Friday, September 13, 2013

Mock White Fish (Vegetarian Dish.)

Aaaaaand I'm back!  I'm going to go ahead and blame it on the fact that today's dish took six months to make.  Mainly in my backyard.  And why?  Because you can't buy salsify.

What is salsify?  Let us refer to the Horticultural Register and Gardener's Magazine [1836]

Left: the only attractive specimen obtained.  Right: what most of them looked like.  It isn't the salsify's fault.  My carrots are also pretty homely. 

Salsify is a native of England, and is universally esteemed there to be very wholesome and nutritious.  So much so, that there are but few families that have a garden, who are without a profusion of this delicious culinary vegetable.  The root, which resembles a parsnip in appearance, is white, long and tapering, and is the part most valued for culinary purposes.  It is boiled and eaten like a parsnip, or parboiled, cut into slices, and fried, and dished up for the table as a sauce for boiled fowls, turkeys, &c.  When sliced and fried in batter, it very much resembles in taste the oyster, whence its local name, Vegetable Oyster.  

Salsify is one of the many root vegetables that have fallen out of favor with the advent of mass produce transport, along with Jerusalem artichokes, rutabagas, and turnips.  It was very popular in the 1800's, mainly as a fish and oyster substitute.  I suspect its popularity was also due to its color.  Victorians were huge fans of any white- or cream-colored food, to the point of engineering ordinarily colorful vegetables to be pale and anemic looking.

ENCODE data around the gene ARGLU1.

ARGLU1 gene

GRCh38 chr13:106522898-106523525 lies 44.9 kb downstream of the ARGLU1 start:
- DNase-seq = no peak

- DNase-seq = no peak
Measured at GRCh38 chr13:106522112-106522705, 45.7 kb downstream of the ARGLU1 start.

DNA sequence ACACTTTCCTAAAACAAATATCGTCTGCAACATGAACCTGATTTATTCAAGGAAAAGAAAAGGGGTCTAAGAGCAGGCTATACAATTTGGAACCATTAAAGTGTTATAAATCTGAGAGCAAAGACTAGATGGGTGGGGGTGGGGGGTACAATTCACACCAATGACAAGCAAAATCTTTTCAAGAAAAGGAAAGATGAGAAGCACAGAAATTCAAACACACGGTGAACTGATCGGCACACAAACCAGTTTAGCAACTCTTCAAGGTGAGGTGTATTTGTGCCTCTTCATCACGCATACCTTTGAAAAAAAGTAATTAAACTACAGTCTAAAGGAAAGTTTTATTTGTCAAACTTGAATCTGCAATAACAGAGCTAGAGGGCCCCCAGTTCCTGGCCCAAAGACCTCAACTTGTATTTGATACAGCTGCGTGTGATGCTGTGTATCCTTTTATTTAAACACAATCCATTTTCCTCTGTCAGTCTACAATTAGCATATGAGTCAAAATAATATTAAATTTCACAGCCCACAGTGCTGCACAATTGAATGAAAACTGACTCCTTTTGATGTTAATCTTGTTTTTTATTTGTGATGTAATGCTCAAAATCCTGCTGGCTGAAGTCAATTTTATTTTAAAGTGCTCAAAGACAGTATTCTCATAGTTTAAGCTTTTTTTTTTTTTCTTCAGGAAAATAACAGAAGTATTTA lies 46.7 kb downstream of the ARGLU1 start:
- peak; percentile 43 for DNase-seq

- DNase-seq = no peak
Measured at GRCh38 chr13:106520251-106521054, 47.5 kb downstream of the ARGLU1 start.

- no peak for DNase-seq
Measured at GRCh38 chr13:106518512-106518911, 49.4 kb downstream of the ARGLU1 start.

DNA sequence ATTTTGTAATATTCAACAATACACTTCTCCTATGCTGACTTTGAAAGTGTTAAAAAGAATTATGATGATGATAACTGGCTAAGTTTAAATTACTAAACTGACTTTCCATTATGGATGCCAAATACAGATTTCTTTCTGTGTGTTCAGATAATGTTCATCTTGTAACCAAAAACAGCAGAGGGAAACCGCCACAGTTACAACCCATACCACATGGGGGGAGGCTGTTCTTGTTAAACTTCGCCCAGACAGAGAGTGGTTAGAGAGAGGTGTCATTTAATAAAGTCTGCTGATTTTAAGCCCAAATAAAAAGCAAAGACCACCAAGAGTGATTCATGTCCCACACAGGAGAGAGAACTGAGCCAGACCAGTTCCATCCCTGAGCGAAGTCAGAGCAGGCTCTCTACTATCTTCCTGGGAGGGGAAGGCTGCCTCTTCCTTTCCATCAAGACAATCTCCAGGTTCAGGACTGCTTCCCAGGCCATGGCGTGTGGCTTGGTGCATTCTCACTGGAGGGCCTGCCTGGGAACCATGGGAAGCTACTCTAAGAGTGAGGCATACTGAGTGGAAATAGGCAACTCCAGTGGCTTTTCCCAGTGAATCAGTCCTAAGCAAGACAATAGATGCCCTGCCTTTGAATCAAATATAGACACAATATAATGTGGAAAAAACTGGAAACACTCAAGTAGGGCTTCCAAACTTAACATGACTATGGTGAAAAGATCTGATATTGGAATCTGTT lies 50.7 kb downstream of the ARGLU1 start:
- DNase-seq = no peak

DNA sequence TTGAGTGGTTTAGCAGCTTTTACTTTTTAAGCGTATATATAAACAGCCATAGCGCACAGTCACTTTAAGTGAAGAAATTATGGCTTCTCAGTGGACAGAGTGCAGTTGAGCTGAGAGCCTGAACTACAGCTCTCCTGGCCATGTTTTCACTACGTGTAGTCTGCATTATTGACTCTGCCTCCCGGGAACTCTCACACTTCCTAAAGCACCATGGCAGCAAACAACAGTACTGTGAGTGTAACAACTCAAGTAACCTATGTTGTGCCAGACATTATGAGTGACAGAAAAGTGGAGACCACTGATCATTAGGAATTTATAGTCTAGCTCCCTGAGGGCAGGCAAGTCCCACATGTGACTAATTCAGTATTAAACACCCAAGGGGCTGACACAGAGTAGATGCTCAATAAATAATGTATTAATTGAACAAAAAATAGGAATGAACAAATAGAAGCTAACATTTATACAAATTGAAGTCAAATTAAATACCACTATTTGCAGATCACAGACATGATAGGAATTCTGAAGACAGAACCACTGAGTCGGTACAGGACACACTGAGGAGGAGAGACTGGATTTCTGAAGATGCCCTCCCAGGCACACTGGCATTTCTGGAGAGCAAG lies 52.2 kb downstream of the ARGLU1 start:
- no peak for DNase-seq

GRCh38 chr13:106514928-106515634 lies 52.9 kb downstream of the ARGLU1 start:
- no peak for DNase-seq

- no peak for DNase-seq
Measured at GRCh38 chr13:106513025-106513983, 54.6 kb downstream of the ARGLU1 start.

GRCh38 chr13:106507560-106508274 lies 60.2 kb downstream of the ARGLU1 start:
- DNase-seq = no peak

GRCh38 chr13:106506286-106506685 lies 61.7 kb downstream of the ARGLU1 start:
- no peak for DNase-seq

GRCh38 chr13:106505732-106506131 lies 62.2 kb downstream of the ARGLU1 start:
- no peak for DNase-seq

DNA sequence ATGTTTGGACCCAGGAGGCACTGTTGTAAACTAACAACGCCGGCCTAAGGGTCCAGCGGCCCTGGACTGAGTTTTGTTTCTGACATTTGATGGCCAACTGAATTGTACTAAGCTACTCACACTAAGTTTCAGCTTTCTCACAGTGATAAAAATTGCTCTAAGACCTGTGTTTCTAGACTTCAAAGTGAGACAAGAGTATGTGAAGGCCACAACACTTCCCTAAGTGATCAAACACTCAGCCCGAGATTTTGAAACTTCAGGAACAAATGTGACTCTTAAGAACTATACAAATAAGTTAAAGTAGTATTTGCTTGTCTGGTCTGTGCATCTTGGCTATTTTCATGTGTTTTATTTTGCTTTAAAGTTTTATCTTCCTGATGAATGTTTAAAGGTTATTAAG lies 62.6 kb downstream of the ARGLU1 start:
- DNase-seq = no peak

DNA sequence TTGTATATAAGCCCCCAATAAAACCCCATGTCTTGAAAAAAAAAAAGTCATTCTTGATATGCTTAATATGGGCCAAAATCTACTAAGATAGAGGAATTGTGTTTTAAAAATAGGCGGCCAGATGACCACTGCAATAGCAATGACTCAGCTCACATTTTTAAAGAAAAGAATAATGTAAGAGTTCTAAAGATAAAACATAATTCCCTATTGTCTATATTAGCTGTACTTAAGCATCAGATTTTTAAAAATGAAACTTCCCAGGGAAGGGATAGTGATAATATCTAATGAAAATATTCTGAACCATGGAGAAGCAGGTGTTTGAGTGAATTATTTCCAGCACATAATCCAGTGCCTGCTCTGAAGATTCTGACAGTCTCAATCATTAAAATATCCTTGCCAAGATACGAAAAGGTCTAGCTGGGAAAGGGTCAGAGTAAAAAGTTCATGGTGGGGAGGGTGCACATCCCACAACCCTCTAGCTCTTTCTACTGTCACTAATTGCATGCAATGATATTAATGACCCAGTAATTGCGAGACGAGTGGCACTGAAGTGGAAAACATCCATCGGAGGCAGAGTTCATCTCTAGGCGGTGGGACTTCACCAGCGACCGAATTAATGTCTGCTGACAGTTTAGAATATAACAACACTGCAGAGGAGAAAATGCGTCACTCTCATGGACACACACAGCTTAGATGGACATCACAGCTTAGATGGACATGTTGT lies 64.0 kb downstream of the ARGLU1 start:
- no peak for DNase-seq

I have wondered for a long time, however, how well this hideous vegetable actually works as a substitute for fish.  And today, my dream has come true.

Mock White Fish (Vegetarian Dish.)
Mrs. Beeton's Everyday Cookery (1861)

Ingredients. --Salsify, milk, butter, flour, lemon-juice, breadcrumbs, salt and pepper.  
Method.--Scrape the salsify, cut the roots into 1-inch lengths, cover them with lemon-juice, or white vinegar, and water, and let them remain 1 hour.  Drain well, barely cover with boiling salted water, cook gently until tender, then strain and preserve the liquor.  Take equal parts of liquor and milk; to 1 pint allow 2 oz. of butter and 1 1/2 ozs. of flour.  Heat the butter, add the flour, stir and cook for a few minutes without browning, and put in the mixed liquor and milk.  Stir until boiling, season to taste, and add a little lemon-juice.  Place the salsify in coquilles, cover with sauce, sprinkle thickly with breadcrumbs, and add 2 or 3 small pieces of butter.  Bake until the surface is nicely browned, then serve. 
Time.--To cook the salsify, from 25 to 30 minutes.  Average cost, 2d. to 3d. each.  Allow 1 to each person.  

Verdict:  Danged if when I was peeling and grating, it didn't smell vaguely of fish.  Not... not food fish, but more like that smell when you walk past the fish department at the grocery store.  Sort of like raw fish and a little like cleaning solution.  Most salsify recipes tell you to drop the pieces into water while you are working, and this is a good idea.  On exposure to air, they start turning black.  They also leak white milky sap onto your hands, which make you smell slightly like a fish counter.  

But does it taste like fish?  Yes.  It actually does.  In a mushy, squishy way, similar to cod.  The lemon juice in particular makes it taste very close.  I should mention that cod is my least favorite fish.  I ate two pieces of mine, Husband ate most of his, and 2-year-old ate the rest of mine, cramming pieces in her cheeks like a hamster, chanting "Salsa-feeeeeee!  Salsa...FEEEEEEEEE!", and ignoring her spaghetti.  I suspect she liked the mushiness and the sound of the word "salsify."

This would be a good dish to make if you had time to spend, space in your garden, and a serious and worrying grudge against a vegetarian frenemy who hated fish.